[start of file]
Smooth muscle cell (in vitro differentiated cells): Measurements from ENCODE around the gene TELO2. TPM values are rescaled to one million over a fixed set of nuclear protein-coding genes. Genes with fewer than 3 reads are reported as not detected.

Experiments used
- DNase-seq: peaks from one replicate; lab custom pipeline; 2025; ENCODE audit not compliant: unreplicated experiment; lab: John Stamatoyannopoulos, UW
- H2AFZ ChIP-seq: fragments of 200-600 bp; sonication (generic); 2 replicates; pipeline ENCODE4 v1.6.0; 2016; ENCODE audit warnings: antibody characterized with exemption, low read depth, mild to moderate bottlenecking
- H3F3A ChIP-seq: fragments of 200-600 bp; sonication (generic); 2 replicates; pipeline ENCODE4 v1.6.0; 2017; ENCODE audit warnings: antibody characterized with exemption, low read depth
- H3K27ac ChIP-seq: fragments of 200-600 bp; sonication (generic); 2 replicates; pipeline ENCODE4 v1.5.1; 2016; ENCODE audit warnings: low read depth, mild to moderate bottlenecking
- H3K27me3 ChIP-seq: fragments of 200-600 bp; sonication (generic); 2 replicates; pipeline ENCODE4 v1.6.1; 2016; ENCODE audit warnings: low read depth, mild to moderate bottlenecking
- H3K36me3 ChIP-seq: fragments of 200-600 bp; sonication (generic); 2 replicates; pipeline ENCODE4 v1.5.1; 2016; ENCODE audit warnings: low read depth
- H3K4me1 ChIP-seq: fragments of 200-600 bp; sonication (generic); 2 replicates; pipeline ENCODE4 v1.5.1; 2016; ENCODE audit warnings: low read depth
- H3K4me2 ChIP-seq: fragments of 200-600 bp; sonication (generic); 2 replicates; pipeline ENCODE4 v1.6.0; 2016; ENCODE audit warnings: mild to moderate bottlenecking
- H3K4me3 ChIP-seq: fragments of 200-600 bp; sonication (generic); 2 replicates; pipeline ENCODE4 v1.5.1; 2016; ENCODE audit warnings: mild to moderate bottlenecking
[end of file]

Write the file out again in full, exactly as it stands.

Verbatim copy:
Smooth muscle cell (in vitro differentiated cells): Measurements from ENCODE around the gene TELO2. TPM values are rescaled to one million over a fixed set of nuclear protein-coding genes. Genes with fewer than 3 reads are reported as not detected.

Experiments used
- DNase-seq: peaks from one replicate; lab custom pipeline; 2025; ENCODE audit not compliant: unreplicated experiment; lab: John Stamatoyannopoulos, UW
- H2AFZ ChIP-seq: fragments of 200-600 bp; sonication (generic); 2 replicates; pipeline ENCODE4 v1.6.0; 2016; ENCODE audit warnings: antibody characterized with exemption, low read depth, mild to moderate bottlenecking
- H3F3A ChIP-seq: fragments of 200-600 bp; sonication (generic); 2 replicates; pipeline ENCODE4 v1.6.0; 2017; ENCODE audit warnings: antibody characterized with exemption, low read depth
- H3K27ac ChIP-seq: fragments of 200-600 bp; sonication (generic); 2 replicates; pipeline ENCODE4 v1.5.1; 2016; ENCODE audit warnings: low read depth, mild to moderate bottlenecking
- H3K27me3 ChIP-seq: fragments of 200-600 bp; sonication (generic); 2 replicates; pipeline ENCODE4 v1.6.1; 2016; ENCODE audit warnings: low read depth, mild to moderate bottlenecking
- H3K36me3 ChIP-seq: fragments of 200-600 bp; sonication (generic); 2 replicates; pipeline ENCODE4 v1.5.1; 2016; ENCODE audit warnings: low read depth
- H3K4me1 ChIP-seq: fragments of 200-600 bp; sonication (generic); 2 replicates; pipeline ENCODE4 v1.5.1; 2016; ENCODE audit warnings: low read depth
- H3K4me2 ChIP-seq: fragments of 200-600 bp; sonication (generic); 2 replicates; pipeline ENCODE4 v1.6.0; 2016; ENCODE audit warnings: mild to moderate bottlenecking
- H3K4me3 ChIP-seq: fragments of 200-600 bp; sonication (generic); 2 replicates; pipeline ENCODE4 v1.5.1; 2016; ENCODE audit warnings: mild to moderate bottlenecking